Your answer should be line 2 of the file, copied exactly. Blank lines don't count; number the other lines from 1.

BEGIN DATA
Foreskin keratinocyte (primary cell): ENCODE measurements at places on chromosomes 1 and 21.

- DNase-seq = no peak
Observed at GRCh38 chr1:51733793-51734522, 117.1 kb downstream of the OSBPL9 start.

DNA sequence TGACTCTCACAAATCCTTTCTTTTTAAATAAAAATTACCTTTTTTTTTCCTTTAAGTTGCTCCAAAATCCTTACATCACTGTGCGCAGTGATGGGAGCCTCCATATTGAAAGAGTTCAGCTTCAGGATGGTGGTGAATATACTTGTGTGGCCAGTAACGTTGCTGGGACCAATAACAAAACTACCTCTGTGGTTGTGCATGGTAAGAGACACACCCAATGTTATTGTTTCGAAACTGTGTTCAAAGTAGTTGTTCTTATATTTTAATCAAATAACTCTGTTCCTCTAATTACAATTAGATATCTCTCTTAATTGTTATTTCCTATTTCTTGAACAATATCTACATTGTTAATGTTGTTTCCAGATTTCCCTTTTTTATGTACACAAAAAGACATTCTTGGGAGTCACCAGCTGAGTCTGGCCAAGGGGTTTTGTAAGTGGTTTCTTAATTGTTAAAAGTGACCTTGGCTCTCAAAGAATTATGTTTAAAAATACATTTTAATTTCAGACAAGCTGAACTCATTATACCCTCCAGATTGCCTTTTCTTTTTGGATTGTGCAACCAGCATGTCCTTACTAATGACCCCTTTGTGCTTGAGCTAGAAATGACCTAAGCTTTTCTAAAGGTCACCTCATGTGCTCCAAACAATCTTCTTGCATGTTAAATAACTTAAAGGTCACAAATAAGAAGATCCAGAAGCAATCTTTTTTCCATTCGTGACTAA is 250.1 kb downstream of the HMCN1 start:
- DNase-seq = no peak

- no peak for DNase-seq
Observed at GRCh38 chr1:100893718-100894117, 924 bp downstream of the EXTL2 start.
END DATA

- DNase-seq = no peak